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You may have heard the term ‘New Urbanism before. What is it? It is a housing-revolution, redefining what the popular living environments will be here in the US as we move through the 21st century. Environmental concerns are, or should be, on the forefront of our planets mind, and our population is ever growing. New Urbanism addresses these issues.
After World War II, conventional suburban development, or sprawls, were implemented nationwide. These sprawl developments New Urbanismreplaced tight-knit neighborhoods with a wide separation of uses. The majority of US citizens live in suburban communities built in the last 50 years. Although these suburban sprawls have been popular, they do carry a significant price. These sprawls consume large areas of countryside. Automobile use per capita has soared, because a motor vehicle is required for the great majority of household and commuter trips. Those who cannot drive are significantly restricted in their mobility and there is an increase in exhaust pollution. Meanwhile, these American sprawls are usually dominated by strip malls, auto-oriented civic and commercial buildings, and subdivisions without much individuality or character.
New Urbanism is a reaction to sprawl. It is a growing movement of architects, planners, developers, engineers, public officials, investors and community activists. New Urbanism is based on principles of planning and architecture that work together to create human-scale, walkable, environmental friendly commnities. The Congress for the New Urbanism (CNU) is the leading organization promoting these New Urban developments, alternatives to sprawl.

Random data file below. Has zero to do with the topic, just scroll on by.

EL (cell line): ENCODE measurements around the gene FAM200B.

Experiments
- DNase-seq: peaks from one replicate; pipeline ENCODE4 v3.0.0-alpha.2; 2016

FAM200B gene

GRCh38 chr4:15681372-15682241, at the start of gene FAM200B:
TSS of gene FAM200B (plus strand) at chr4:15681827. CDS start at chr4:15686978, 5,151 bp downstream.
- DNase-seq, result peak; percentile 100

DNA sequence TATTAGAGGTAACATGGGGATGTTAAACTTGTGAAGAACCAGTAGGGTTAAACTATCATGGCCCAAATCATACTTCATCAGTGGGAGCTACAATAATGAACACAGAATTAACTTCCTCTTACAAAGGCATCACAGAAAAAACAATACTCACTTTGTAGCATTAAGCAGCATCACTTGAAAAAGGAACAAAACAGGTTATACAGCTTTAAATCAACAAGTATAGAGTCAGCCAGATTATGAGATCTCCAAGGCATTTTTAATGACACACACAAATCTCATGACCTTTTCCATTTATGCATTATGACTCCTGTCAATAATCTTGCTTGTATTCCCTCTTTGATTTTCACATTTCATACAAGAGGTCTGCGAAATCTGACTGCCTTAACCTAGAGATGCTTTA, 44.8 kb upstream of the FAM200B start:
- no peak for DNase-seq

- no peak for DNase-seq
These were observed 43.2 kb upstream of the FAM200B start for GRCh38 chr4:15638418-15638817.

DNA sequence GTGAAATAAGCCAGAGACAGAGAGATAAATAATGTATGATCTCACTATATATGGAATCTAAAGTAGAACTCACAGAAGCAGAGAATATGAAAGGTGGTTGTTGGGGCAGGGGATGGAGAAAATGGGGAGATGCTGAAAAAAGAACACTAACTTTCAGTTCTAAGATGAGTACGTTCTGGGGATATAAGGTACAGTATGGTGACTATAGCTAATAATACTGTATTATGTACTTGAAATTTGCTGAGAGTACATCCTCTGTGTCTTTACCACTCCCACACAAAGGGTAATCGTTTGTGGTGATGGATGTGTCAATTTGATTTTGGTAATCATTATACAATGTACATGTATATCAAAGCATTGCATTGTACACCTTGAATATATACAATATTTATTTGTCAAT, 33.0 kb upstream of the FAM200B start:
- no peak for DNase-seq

New Urbanism offers denser and diverse housing, recreational activities, shops, schools, transportation alternatives and job opportunities – all within five minutes walking distance. New Urbanism promotes more lifestyle choices for city dwellers and suburbanites and brings back walkability to all types of communities. New Urbanists are also focused on creating or retrofitting neighborhoods with pedestrian-friendly sidewalk; to calm traffic and encourage walking, bicycling and neighborhood socializing in playgrounds, pocket parks or public squares.
Downtown San Diego is definitely a New Urbanist community. Everything you need is within walking distance. More parks and public infrastructures are popping up, (check out past blogs on Pedestrian Bridge, North Embarcadero Visionary Plan). Most who live downtown work downtown, and there is more than enough to do to play downtown. Check out more about New Urbanism at CNU’s website